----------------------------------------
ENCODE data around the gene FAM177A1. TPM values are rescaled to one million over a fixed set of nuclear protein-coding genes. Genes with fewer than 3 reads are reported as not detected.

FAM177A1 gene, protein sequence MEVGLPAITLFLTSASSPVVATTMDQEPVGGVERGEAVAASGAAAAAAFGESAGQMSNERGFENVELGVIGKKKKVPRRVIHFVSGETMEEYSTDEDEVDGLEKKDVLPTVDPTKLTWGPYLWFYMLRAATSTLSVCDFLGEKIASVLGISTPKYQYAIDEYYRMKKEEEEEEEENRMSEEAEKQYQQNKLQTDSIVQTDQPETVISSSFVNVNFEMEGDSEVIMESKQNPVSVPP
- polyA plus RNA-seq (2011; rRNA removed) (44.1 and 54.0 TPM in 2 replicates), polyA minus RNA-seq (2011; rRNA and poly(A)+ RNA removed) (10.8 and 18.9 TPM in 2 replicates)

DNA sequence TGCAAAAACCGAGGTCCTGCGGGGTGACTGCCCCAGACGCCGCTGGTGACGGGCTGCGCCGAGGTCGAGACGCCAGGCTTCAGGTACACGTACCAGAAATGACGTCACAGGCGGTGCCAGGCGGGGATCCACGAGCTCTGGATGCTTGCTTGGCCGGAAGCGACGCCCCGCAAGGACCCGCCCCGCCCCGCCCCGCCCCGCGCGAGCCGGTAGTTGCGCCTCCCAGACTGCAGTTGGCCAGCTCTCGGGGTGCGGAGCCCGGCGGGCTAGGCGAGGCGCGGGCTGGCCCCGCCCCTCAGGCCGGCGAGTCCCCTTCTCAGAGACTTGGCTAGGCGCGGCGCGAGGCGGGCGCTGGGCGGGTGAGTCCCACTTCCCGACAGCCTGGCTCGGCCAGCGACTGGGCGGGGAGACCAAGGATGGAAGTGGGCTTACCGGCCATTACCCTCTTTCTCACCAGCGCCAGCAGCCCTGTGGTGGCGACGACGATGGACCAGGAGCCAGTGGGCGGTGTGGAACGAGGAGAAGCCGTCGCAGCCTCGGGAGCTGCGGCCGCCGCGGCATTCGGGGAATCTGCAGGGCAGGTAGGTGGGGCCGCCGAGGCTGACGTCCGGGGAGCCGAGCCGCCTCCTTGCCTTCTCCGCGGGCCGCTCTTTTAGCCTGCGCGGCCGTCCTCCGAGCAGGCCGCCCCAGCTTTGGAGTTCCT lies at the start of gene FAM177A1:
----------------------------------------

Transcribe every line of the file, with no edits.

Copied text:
ENCODE data around the gene FAM177A1. TPM values are rescaled to one million over a fixed set of nuclear protein-coding genes. Genes with fewer than 3 reads are reported as not detected.

FAM177A1 gene, protein sequence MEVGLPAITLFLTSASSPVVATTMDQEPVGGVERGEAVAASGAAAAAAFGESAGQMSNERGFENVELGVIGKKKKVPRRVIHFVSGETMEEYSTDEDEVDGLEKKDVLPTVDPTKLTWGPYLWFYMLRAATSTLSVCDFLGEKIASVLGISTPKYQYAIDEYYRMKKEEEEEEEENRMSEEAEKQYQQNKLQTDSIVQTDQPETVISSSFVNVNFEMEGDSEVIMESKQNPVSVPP
- polyA plus RNA-seq (2011; rRNA removed) (44.1 and 54.0 TPM in 2 replicates), polyA minus RNA-seq (2011; rRNA and poly(A)+ RNA removed) (10.8 and 18.9 TPM in 2 replicates)

DNA sequence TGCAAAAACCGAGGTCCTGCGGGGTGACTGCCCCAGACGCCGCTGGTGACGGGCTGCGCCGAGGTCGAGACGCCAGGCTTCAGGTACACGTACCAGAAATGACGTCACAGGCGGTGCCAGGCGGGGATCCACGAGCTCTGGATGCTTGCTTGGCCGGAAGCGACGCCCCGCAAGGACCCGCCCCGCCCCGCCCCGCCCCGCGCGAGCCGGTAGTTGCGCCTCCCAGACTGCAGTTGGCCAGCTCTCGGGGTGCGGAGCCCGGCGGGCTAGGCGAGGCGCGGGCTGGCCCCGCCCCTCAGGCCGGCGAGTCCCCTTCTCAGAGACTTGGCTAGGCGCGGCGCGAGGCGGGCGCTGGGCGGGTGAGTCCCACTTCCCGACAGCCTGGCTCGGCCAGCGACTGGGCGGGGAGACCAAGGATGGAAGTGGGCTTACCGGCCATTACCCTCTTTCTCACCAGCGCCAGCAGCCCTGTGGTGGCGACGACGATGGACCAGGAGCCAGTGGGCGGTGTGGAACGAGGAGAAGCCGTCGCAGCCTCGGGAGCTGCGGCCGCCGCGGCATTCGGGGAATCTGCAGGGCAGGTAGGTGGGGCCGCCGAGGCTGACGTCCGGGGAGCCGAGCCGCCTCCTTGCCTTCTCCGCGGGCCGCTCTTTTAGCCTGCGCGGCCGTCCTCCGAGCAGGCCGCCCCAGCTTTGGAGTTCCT lies at the start of gene FAM177A1: